The dollar weakened to a two-year low on Monday as sharp increases in US coronavirus cases and flare-ups around the world weighed on investor confidence.
The dollar index, which measures the currency against a basket of trading peers, slipped 0.7 per cent to its lowest level since June 2018, as fears mount that the continuing spread of Covid-19 in America will damp the economic recovery.
The poor performance of the US currency has supported a rally in gold prices to their all-time high, which climbed on Monday as much as 2.2 per cent to a record $1,944.71 per troy ounce.
“The thing that’s changed in the last few days is that it’s not just gold which has gone up against the dollar, but almost everything,” said Kit Juckes, foreign exchange strategist at Société Générale.
The Japanese yen, another perceived haven, strengthened 0.8 per cent to a four-month high of ¥105.30 per dollar. The pound rose 0.8 per cent to $1.2848 and the euro gained 0.5 per cent to $1.1745. The euro, which is the biggest weight in the dollar index, has not traded above $1.17 since late September 2018.
“That’s partly driven by a sense that the US is having a harder time controlling the virus than others, which will see the US economy underperform,” Mr Juckes added.
Florida overtook New York on Sunday as the state with the second-highest number of confirmed infections, behind only California, as fatalities in some of the most populous US states have followed the surge in cases.
Futures tied to the S&P 500 were up 0.5 per cent on Monday, pointing to the US stocks benchmark index opening higher when trading begins on Wall Street after falling in the previous two sessions.
European equity markets were flat in morning trading, with the regional benchmark Stoxx index overturning early losses to gain 0.1 per cent and London’s FTSE 100 down 0.1 per cent — weighed down by significant losses for airlines after the UK warned on travel to Spain.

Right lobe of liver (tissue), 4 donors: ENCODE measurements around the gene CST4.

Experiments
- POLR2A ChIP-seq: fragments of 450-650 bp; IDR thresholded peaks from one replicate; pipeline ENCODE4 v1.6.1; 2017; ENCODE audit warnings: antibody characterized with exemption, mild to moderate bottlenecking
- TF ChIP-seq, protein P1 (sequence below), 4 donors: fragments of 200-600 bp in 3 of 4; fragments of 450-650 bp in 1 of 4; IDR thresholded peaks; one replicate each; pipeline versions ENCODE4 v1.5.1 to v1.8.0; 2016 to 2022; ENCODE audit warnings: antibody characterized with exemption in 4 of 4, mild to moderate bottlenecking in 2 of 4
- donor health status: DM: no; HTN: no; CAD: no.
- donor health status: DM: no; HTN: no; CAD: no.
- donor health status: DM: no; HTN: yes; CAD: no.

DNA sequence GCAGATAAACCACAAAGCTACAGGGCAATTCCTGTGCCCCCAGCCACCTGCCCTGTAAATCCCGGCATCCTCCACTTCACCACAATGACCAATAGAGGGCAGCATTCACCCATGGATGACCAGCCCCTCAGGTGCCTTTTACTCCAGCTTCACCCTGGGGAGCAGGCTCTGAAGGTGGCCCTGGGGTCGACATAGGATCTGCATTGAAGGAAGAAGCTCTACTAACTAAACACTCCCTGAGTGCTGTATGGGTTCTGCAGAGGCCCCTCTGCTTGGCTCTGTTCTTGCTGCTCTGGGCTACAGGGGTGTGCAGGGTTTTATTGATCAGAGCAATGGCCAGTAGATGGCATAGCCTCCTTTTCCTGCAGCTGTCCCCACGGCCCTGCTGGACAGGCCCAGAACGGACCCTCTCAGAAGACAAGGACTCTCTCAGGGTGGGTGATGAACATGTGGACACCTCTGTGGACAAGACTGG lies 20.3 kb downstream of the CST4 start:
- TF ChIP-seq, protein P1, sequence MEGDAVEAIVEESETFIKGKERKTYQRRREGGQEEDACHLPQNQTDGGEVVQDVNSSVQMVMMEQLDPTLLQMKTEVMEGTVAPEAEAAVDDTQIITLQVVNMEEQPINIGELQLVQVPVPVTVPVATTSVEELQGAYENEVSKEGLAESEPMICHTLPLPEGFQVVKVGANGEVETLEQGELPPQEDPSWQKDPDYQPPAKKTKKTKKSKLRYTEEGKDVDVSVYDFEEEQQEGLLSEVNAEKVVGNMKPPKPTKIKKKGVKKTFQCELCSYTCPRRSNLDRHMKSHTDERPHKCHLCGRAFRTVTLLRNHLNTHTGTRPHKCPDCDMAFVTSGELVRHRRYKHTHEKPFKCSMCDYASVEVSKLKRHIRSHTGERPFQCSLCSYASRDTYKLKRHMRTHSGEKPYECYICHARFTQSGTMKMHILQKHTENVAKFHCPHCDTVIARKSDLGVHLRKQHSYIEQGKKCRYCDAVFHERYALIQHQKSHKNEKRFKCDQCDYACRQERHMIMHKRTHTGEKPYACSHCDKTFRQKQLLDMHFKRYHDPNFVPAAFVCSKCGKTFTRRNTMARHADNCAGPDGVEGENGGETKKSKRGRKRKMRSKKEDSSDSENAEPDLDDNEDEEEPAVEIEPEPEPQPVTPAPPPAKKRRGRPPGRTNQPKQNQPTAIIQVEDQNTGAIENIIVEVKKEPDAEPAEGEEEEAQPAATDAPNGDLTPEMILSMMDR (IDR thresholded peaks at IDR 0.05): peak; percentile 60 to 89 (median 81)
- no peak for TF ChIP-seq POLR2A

“This weekend we perhaps got a glimpse of how challenging life will be this winter without a vaccine,” said Deutsche Bank strategist Jim Reid, pointing to rising case numbers in the US and parts of Europe and Asia.
Spain has faced a sharp uptick in cases across three regions, with Germany also reporting a rise. The situation has continued to deteriorate across Latin America while Asia, Hong Kong and the Australian state of Victoria have also seen significant increases.
The dollar’s weakness came ahead of Republicans unveiling their proposals for a new round of stimulus later on Monday. Existing benefits, passed at the start of the coronavirus crisis in March, are due to expire at the end of the month and economists fear the withdrawal or reduction of stimulus at a fraught moment for the world’s biggest economy.
Traders are also looking ahead to a meeting of the US Federal Reserve’s rate-setters on Wednesday and the release of US second-quarter gross domestic product figures on Thursday. Expectations are for the central bank to keep interest rates at close to zero.
Tension between the US and China was heightened at the weekend by the arrest of a Chinese researcher who American authorities said had been hiding in the country’s San Francisco consulate. Washington has alleged that the researcher is a member of the Chinese military.
Qi Gao, a currency strategist at Scotiabank, said tit-for-tat closures of consulates in Houston and Chengdu last week had stoked tension to the point that it had weighed on the US currency. “In the coming weeks you’ll see the dollar weakening further,” he added.
Asian equity markets were mixed. China’s CSI 300 index of Shanghai and Shenzhen-listed stocks added 0.5 per cent while Hong Kong’s Hang Seng slipped 0.4 per cent.